IN “It’s Love I’m After,” Leslie Howard turns the tables on himself and gives a broad burlesque of the Shakespearean actor and great lover who lives his art. He is a matinee idol here, irresistible to women, including his Shakespearean costar (Bette Davis) and a stage-struck debutante (Olivia de Havilland). As a favor to the debutante's fiancé, the hero tries to cure the debutante of her infatuation, but the natural result of his antics — all taken out of his touring repertoireis that she is more enchanted than ever. She continues to throw herself at his head.
So does his enraged but loyal leading lady. There’s a great deal of farcical involvement, but in the end the debutante is restored, completely ham-cured, to her own true love. The earlier sequences of “It’s Love I’m After” are funny and bright, but the story material, never very substantial, is spun out a trifle thin before the end.
LESLIE HOWARD continues his rather J surprising comedy career in “StandIn.” latest exposé of Hollywood and the film industry, lie’s a Wall Street banker here, a Mr. Atterbury Dodd, who goes to I lollywood to straighten out the affairs of the Colossal Film Co. Ten minutes after his arrival in the film city, a lively blonde (Joan Blondell) leaps into lus taxi, gives him a quick outline of her life and career and leaps out again, leaving behind her a black suede pump and her boardinghouse address. None of this distracts Mr. Dodd, who is oblivious to everything but banking figures.
The first part of the film is devoted to Mr. Dodd’s efforts to defrost the assets of the Colossal Film Co., the second part to the heroine’s efforts to defrost Mr. Dodd. I found the early sequences more entertaining, certainly more unfamiliar. There’s some very funny clowning at the expense of Shirley Temple prodigies, Hollywood boarding-houses, and glamorous stars. And there’s a wonderfully realistic description of the making of a St. Moritz blizzard, done apparently with cornflakes.
EBBTIDE” brings us a breath of Stevenson adventure, a typhoon, a Hollywood romance, and two outstanding performances by Oscar Homolka and Barry Fitzgerald. The whole thing has been dipped in the strong blues and browns of a new technicolor process. The technicolor still makes the human actors look strangely bronzed and unreal, but it was wonderfully becoming to the typhoon.
The story has to do with the adventures of three beachcombers— an English remittance man (Ray Milland), a derelict cockney (Barry Fitzgerald) and a demoted ship captain (Oscar Homolka). These three come into temporary possession of a plague ship and decide to annex it permanently. The film opens slowly but, once aboard the lugger, things begin to happen. A beautiful girl (Frances Farmer) comes out of the hold and shoots the captain. She has barely quieted down w’hen the typhoon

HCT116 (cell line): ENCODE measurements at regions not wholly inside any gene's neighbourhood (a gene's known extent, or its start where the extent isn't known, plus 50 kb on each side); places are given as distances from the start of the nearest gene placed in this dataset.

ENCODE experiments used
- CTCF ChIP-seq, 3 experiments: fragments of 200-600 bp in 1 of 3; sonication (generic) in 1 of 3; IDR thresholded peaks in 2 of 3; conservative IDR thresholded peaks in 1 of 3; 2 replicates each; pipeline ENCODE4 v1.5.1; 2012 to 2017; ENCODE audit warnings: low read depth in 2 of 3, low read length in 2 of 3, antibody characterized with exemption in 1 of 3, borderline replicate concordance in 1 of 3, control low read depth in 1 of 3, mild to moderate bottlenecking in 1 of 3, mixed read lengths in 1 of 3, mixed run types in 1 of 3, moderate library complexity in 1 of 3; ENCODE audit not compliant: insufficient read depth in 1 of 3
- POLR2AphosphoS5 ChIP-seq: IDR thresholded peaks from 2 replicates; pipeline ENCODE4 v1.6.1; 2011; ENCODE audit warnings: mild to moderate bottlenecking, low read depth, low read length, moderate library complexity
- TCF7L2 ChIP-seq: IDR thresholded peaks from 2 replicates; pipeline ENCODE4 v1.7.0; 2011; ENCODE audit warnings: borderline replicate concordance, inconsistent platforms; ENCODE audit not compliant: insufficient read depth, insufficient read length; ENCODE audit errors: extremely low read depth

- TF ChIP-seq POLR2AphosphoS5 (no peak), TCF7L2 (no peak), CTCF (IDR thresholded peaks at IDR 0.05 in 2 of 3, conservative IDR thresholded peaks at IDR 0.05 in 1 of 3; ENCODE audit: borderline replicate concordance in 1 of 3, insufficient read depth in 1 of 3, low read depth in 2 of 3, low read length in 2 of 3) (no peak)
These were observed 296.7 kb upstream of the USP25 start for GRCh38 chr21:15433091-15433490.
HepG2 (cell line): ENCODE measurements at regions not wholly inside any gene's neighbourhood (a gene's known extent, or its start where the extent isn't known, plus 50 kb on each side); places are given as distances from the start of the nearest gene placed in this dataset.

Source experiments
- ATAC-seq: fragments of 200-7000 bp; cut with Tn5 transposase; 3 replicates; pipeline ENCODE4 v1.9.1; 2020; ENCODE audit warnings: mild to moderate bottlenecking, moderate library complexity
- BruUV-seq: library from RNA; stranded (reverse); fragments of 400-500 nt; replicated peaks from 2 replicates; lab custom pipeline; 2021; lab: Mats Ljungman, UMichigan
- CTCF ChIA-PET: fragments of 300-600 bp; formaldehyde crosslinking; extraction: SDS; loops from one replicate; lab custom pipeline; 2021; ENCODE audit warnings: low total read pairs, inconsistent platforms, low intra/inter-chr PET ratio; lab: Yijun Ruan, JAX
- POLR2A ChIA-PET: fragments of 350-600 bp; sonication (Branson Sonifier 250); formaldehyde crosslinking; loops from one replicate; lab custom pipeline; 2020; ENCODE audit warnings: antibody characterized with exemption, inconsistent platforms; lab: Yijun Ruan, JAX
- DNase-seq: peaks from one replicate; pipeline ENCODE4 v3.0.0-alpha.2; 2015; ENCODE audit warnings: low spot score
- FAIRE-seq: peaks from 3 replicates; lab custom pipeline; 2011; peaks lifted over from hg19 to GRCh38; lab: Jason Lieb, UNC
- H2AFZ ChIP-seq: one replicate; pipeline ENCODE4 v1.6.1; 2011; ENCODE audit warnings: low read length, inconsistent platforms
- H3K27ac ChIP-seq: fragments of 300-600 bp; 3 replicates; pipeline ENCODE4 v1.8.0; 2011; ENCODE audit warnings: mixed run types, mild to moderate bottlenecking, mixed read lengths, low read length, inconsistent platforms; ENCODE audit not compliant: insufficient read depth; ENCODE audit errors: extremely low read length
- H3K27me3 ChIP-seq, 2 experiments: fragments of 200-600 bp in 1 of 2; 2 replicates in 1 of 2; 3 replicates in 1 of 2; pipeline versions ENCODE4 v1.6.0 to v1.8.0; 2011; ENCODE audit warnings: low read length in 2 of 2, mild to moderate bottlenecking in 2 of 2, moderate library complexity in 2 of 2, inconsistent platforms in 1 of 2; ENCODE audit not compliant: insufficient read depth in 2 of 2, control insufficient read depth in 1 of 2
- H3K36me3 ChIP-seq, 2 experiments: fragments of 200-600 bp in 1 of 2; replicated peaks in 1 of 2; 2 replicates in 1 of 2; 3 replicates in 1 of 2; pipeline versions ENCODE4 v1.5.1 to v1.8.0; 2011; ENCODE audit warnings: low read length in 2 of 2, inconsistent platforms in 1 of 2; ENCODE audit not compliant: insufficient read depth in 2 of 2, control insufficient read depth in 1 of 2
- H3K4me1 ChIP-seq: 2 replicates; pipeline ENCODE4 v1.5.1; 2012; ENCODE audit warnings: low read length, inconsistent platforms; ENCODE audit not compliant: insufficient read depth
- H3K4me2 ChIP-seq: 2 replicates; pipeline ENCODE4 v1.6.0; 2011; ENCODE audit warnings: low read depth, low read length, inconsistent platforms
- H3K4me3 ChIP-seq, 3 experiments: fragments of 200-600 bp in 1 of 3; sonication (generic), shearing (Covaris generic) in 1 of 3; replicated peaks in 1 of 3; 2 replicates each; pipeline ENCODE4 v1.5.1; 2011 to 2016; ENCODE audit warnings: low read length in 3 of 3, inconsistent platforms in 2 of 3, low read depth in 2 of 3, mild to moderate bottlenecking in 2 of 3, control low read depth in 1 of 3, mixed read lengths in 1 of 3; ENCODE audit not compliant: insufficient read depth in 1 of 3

arrives. Ship and crew manage to survive the typhoon, but when they put in at a strange island they find themselves the guests of a religious homicidal maniac (Lloyd Nolan). The adventure sequences and the Homolka and Fitzgerald performances make the film worth seeing.
TT’S EASY to see why “Madame X” was such a stage triumph twenty-five years ago; in fact you can measure its success by the number of dramas that have since imitated it, especially its mother-love and courtroom climax at the end. The present version, with Gladys George in the title role, seems to indicate that Madame X, though still wonderfully active, isn't quite as young as she used to be. The old-fashioned lines and situations have been altered very little, and the staginess is so obvious at times that it’s a little difficult to take the difficulties of the unfortunate Paris matron very seriously.
Gladys George’s sturdy performance saves the film to a certain extent, and young John Beal is fiery and eloquent in the famous courtroom scene. Older moviegoers may still be able to shed a tear or two over Madame X and her troubles.
TANCER SPY” follows to a certain extent the familiar espionage formula; at least it has a beautiful undependable
TT SEEMS to be the rule at present that every top-ranking female star rates at least two screen heroes to a picture. Thus “Angel” provides Marlene Dietrich with double romantic support—Herbert Marshall and Melvyn Douglas. Herbert Marshall is the husband—a brilliant politician who can’t stop reading foreign dispatches long enough to make love to his beautiful wife. Melvyn Douglas is the appreciative interloper,
The familiar plot provides a certain amount of surface agitation, but no very profound emotional upsets. The policy of the three central characters throughout is to ignore an awkward situation till it is forced on their attention; then to go right on ignoring it. If “Angel” isn’t great emotional drama, it is smooth entertainment. Directed by Ernst Lubitsch, the picture, like its star, is beautiful to look at and wonderfully dressed up.
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